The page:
Open access peer-reviewed chapter

The Role of Ultrasound in Hepatic Surgery

By Mattia Garancini, Luca Gianotti, Fabrizio Romano, Vittorio Giardini, Franco Uggeri and Guido Torzilli

Submitted: April 11th 2012Reviewed: October 16th 2012Published: February 13th 2013

DOI: 10.5772/54420

Downloaded: 1806

1. Introduction

The first experiences of ultrasonography (US) during surgical operations dated at the first years of the sixties, when some surgeons employed ultrasound in order to identify urinary or biliary stones [1,2]. These experiences gave birth to 2 important areas of application of ultrasound in the surgical field: intra-operative ultrasonography (IOUS) and interventional ultrasonography.

The first reports concerning the usage of IOUS in liver surgery dated at 1980-81 [3,4].

Hepatic surgery became the most important field of development of IOUS and nowadays the ultrasounds are employed for several goals: the precise localization of lesions and their relationship with surrounding biliary and vascular structures, the examination of the liver anatomy in order to plan the surgical strategy in respect of the oncologic principles, the intra-operative re-staging with identification of new nodules.

In 1968 Gramiak and Shah firstly introduced the ultrasound contrast agents (USCA); later, the introduction of ultrasound contrast agents for the study of the liver in 1999 [5], and then the intra-operative contrast enhanced ultrasound (CEIOUS) [6] offered further development to this important technique.

Nowadays the IOUS is considered an invaluable tool for hepatic surgery and its usage should be considered mandatory. CEIOUS demonstrates great potentialities but its role has not been established yet, even considering recent developments of multi-slice computerized tomography and magnetic resonance with liver-specific contrast agents.

2. IOUS and CEIOUS: Technical aspects

If compared to the trans-abdominal conventional US, IOUS offers several advantages. First, the higher resolution of the ultrasonographyc images, because the probe is in direct contact with the liver avoiding the absorption of acoustic waves by the abdominal wall. Second, during conventional US the liver has to be “spied” within the acoustic windows (es: transcostal), meanwhile during IOUS the proper intra-operative probes [Fig 1] can be placed in contact with the anterior, superior, inferior or posterior liver surface and a lesion can be studied from different point of view; consequently, IOUS performed after liver mobilization offers much more information. Third, during IOUS, information obtained with the ultrasound study and information gained by inspection and palpation can complement each other.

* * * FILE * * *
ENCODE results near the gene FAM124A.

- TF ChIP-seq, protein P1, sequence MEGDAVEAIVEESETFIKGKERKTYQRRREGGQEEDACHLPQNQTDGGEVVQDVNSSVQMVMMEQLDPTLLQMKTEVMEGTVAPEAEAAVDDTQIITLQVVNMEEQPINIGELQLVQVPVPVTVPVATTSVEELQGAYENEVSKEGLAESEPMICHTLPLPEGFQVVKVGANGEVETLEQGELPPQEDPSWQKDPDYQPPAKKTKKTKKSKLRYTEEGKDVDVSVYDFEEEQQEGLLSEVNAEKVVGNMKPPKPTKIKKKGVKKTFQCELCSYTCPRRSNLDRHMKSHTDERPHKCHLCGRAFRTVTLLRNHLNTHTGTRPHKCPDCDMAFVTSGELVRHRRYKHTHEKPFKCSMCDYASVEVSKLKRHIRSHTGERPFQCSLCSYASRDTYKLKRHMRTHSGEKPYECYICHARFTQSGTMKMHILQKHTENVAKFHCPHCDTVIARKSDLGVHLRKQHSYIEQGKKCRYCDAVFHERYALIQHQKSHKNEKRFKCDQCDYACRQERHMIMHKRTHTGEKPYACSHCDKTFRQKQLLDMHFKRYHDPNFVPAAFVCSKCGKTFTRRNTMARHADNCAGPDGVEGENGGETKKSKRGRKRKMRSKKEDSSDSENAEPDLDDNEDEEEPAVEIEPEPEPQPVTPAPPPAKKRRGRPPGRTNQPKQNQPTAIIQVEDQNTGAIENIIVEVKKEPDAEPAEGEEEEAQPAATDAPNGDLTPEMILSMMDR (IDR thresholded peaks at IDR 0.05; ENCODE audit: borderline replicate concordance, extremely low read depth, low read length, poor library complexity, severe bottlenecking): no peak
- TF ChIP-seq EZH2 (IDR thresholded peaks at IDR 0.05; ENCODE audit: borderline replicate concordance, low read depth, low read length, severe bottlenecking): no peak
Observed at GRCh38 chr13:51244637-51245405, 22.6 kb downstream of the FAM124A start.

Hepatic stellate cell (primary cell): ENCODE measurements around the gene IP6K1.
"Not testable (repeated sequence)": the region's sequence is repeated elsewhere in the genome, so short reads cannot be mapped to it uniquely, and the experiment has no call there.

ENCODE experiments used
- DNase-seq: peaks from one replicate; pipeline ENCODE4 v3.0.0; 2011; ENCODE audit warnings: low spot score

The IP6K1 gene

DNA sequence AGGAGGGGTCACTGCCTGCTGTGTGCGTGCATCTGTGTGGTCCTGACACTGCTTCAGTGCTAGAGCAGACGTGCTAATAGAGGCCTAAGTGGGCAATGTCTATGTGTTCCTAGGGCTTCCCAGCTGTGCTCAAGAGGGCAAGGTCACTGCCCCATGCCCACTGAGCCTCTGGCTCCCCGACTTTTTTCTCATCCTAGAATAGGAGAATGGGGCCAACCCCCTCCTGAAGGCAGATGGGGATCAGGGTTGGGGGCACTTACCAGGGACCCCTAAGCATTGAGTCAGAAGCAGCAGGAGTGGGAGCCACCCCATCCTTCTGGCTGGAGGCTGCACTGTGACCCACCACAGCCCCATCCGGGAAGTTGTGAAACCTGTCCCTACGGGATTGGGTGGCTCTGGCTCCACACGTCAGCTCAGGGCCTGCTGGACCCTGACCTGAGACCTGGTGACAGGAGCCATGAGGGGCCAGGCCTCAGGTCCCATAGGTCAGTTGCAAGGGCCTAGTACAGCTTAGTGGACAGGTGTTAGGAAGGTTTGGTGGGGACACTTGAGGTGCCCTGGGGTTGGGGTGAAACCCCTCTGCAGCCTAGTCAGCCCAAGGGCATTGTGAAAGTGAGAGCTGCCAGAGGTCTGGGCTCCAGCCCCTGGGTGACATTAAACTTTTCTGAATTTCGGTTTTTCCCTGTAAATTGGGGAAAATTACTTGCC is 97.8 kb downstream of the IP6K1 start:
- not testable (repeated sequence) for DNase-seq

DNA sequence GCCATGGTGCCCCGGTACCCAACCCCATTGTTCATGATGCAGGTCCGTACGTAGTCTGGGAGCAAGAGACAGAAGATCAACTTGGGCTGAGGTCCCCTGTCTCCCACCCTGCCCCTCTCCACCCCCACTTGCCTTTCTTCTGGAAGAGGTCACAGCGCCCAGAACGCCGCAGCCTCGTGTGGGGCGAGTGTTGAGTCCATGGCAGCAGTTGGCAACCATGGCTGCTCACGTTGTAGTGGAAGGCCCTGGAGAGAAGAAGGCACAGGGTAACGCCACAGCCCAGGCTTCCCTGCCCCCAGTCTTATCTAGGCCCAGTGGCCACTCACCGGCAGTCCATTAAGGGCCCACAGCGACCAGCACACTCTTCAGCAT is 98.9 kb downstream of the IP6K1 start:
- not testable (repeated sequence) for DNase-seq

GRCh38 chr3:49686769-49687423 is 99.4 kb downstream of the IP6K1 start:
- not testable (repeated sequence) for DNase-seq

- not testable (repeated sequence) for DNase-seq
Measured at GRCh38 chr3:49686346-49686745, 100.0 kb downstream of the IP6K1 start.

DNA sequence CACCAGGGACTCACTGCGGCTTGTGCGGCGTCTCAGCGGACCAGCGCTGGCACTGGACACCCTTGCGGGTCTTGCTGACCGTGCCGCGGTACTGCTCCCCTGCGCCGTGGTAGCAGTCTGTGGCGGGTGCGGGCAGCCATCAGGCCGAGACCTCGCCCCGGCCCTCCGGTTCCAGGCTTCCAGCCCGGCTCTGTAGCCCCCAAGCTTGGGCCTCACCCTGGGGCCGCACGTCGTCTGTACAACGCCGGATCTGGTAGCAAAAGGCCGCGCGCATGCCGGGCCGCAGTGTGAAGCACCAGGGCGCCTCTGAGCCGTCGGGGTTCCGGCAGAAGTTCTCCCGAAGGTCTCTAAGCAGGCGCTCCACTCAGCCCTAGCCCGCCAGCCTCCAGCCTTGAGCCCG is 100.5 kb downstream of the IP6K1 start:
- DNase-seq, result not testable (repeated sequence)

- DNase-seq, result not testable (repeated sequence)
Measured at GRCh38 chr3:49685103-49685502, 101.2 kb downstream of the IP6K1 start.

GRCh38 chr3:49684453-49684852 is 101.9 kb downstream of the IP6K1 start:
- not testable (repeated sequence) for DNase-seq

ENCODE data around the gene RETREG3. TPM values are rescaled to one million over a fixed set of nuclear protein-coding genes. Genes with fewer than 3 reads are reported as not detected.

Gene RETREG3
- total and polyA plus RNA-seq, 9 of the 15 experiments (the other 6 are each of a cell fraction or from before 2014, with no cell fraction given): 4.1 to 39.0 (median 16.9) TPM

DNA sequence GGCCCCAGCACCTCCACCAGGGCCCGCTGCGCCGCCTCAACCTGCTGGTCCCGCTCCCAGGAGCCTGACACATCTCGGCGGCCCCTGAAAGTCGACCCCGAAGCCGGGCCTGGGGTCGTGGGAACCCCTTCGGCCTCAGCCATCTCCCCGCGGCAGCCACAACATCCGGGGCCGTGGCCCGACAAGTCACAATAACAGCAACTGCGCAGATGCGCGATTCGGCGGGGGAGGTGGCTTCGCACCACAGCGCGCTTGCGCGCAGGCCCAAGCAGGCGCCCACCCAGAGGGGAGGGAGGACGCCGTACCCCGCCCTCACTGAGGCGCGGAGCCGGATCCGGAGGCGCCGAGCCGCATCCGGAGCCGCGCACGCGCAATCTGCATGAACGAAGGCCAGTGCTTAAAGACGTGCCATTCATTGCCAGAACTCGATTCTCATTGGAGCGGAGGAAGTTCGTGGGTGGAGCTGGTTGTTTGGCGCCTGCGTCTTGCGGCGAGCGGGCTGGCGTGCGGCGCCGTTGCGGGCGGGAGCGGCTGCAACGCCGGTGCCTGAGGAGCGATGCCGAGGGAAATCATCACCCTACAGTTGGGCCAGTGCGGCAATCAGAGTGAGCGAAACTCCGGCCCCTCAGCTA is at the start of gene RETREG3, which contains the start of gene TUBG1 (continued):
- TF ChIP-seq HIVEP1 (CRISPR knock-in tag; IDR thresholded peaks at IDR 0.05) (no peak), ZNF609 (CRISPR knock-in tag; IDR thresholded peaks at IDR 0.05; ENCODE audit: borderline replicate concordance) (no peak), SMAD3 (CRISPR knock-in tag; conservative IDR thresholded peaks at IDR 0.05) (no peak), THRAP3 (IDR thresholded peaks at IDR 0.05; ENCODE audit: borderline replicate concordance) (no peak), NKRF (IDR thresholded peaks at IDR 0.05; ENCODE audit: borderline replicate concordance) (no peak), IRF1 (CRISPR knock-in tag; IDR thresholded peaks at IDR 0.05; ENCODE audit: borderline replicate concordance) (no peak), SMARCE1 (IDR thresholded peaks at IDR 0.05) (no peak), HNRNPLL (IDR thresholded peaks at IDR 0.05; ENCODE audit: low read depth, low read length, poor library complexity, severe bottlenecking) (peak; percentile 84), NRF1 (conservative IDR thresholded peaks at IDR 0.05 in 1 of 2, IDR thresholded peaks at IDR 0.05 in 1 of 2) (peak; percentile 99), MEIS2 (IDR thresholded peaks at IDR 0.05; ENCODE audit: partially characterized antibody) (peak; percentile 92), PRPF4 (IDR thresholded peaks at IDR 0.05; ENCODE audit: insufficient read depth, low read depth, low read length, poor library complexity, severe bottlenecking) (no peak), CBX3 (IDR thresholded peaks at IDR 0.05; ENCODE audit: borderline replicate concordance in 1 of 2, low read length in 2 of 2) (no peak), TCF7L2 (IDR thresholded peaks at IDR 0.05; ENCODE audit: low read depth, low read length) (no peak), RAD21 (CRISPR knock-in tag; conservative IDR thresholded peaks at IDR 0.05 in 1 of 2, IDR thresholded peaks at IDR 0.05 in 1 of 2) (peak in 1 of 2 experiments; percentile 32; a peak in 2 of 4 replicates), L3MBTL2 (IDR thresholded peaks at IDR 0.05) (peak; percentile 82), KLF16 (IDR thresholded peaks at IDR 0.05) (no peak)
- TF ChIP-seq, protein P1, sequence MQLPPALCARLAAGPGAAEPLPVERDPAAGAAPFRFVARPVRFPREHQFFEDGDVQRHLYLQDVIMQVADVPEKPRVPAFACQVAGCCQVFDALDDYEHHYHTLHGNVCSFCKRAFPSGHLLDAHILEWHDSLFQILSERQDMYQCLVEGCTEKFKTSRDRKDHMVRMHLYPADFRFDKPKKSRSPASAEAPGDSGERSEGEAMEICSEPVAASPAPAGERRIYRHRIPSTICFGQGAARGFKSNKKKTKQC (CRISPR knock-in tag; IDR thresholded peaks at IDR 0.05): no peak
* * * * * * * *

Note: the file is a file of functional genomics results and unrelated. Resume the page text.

The non-panoramic nature of the study represents the main limitation of every US examination, included the IOUS. A great attention should be paid to examine the whole liver parenchyma, avoiding to leave some portion of the liver unexplored. For this reason, information gained by IOUS should always be integrated with the ones obtained from the pre-operative and panoramic study like computerized tomography (CT) and magnetic resonance (MR).

Before IOUS of the liver, partial hepatic mobilization with section of the round and falciform ligaments is always suggested.

Firstly, the liver should be explored using a standard convex (frequencies: 3.75-10 MHz) or micro-convex probe (frequencies: 3.75-10 MHz), in order to obtain a wide ultrasonographyc imaging. The probe should be initially placed between segment 4a and 4b to visualize the hepatic hilum, and then moved on the liver surface evaluating presence of eventual anatomical abnormalities of portal, arterial or biliary pedicles and of sub-hepatic venous system. Then the liver should be explored and mapped searching for focal lesions; precise localization of the lesions detected at pre-operative staging must be confirmed and new lesions must be mapped. A standardized sequential study of each segment is suggested for that, avoiding to leave unexplored portion of liver.

Afterwards, when indicated, the CEIOUS can be performed; main goals of the CEIOUS are characterization of lesions of uncertain nature and detection of new lesions not previously visualized.

The contrast agent (example: 4.8 ml of Sulfur Hexafluoride) has to be injected in a peripheral vein (cannula of 21 gauge or larger) and the arterial, portal and late phases are monitored (CEIOUS phases are reported in Table 1 and Figure 2); if necessary the USCA can be repeated twice.

Figure 1.

Intra-operative ultrasound probe

PhaseTime (seconds)
Injection0
Arterial phase10-45
Portal phase45-90
Late phase90-240

Table 1.

CEUS and CEIOUS vascular phases

The main advantage of the trans-abdominal contrast enhanced ultrasound (CEUS) and of the CEIUOS is that they allow a continuous real-time imaging; consequently they offer much more information for characterization of nodules than contrast-enhanced CT and MR, whose main limitation is that they are non-continuous techniques.

3. CEIOUS: The contrast agents